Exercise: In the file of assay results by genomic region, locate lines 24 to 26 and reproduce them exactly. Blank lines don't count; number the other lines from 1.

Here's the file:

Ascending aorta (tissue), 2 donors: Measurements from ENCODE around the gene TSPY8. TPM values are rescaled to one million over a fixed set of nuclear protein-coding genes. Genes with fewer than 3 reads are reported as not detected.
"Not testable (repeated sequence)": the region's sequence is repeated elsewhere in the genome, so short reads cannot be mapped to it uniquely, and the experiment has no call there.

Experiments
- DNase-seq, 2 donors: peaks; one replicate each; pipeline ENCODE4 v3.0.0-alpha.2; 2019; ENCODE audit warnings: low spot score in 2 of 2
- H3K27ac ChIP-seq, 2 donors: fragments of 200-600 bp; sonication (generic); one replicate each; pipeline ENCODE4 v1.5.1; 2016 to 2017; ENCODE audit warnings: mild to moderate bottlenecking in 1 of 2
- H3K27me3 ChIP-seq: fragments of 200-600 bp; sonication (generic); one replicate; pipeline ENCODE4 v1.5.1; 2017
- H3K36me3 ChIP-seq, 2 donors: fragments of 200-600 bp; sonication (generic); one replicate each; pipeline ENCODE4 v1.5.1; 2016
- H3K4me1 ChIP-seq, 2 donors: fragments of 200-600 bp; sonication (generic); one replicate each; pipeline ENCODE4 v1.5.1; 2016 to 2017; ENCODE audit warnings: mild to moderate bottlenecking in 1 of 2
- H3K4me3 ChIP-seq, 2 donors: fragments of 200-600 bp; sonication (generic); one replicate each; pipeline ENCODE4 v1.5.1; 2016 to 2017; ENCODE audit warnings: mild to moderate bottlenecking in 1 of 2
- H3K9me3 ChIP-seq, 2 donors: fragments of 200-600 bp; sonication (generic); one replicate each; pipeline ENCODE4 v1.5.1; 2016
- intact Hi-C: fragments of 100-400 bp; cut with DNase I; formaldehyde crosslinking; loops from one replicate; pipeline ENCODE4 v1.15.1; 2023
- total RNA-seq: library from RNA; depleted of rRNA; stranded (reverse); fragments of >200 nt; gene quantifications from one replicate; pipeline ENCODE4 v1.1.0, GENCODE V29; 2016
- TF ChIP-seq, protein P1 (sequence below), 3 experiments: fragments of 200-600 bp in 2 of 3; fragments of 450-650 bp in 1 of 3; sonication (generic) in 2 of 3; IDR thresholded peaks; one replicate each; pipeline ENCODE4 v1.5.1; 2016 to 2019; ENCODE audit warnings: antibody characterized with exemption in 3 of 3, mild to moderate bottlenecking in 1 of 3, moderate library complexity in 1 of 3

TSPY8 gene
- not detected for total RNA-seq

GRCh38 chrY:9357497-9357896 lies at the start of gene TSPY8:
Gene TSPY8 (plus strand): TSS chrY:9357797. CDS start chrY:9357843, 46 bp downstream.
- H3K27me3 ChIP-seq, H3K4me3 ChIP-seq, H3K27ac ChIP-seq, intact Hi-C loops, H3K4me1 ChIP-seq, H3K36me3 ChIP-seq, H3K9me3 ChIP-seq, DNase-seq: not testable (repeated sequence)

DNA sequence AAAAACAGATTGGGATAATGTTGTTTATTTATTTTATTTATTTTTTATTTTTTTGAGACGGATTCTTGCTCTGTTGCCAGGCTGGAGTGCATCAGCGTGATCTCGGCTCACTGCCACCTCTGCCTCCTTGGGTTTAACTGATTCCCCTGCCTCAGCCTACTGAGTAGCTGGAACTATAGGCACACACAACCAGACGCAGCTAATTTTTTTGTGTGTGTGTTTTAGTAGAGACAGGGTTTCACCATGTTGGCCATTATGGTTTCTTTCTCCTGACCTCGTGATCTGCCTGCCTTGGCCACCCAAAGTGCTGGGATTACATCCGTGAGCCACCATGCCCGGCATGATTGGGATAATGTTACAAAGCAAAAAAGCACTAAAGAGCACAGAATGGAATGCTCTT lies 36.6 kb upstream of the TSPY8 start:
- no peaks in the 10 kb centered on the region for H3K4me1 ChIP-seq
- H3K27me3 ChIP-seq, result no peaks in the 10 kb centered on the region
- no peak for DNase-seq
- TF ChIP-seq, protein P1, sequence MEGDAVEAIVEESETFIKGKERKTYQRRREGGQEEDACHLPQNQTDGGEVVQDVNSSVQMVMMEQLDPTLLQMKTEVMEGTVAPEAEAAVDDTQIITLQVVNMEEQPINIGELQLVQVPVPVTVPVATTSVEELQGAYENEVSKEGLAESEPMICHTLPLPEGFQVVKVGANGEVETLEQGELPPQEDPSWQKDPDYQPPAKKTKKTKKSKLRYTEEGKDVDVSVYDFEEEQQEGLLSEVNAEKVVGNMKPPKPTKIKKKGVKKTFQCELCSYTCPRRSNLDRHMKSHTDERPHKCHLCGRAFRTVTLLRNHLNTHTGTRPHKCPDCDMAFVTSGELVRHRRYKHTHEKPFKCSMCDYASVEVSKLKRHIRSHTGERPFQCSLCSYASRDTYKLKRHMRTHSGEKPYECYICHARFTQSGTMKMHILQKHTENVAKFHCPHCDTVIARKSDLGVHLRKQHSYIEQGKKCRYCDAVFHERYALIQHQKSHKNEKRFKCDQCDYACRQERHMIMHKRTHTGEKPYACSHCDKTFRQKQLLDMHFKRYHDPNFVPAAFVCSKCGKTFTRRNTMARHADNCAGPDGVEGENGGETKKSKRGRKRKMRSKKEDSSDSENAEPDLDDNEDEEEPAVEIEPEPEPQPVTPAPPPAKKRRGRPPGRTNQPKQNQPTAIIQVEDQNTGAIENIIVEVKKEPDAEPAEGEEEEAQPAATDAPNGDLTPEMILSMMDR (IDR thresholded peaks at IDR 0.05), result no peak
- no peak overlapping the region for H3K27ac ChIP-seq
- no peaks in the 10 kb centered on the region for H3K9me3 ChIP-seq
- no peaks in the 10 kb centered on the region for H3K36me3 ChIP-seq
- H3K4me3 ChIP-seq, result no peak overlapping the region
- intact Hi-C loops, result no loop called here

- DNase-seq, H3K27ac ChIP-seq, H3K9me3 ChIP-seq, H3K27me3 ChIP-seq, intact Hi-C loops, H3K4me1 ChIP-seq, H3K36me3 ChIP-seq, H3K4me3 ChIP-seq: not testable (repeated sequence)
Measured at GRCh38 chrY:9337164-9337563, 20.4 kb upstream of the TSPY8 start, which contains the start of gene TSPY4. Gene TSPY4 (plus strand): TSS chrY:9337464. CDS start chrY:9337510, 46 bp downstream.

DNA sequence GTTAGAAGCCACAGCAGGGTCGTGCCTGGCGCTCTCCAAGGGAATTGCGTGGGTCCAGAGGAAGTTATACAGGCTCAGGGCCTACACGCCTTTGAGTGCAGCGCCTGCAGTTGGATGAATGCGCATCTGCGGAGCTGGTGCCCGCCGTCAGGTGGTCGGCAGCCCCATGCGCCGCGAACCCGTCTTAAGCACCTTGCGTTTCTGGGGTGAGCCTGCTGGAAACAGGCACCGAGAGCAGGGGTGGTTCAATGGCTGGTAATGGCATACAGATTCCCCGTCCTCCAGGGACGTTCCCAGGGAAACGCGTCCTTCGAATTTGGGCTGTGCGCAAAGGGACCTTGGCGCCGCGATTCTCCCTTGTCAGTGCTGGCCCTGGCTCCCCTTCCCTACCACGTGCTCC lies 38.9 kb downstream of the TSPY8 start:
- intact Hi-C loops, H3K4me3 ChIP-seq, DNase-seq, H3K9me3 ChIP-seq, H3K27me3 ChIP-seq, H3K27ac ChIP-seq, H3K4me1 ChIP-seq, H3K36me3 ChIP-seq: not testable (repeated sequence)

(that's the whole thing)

- no peak overlapping the region for H3K27ac ChIP-seq
- no peaks in the 10 kb centered on the region for H3K9me3 ChIP-seq
- no peaks in the 10 kb centered on the region for H3K36me3 ChIP-seq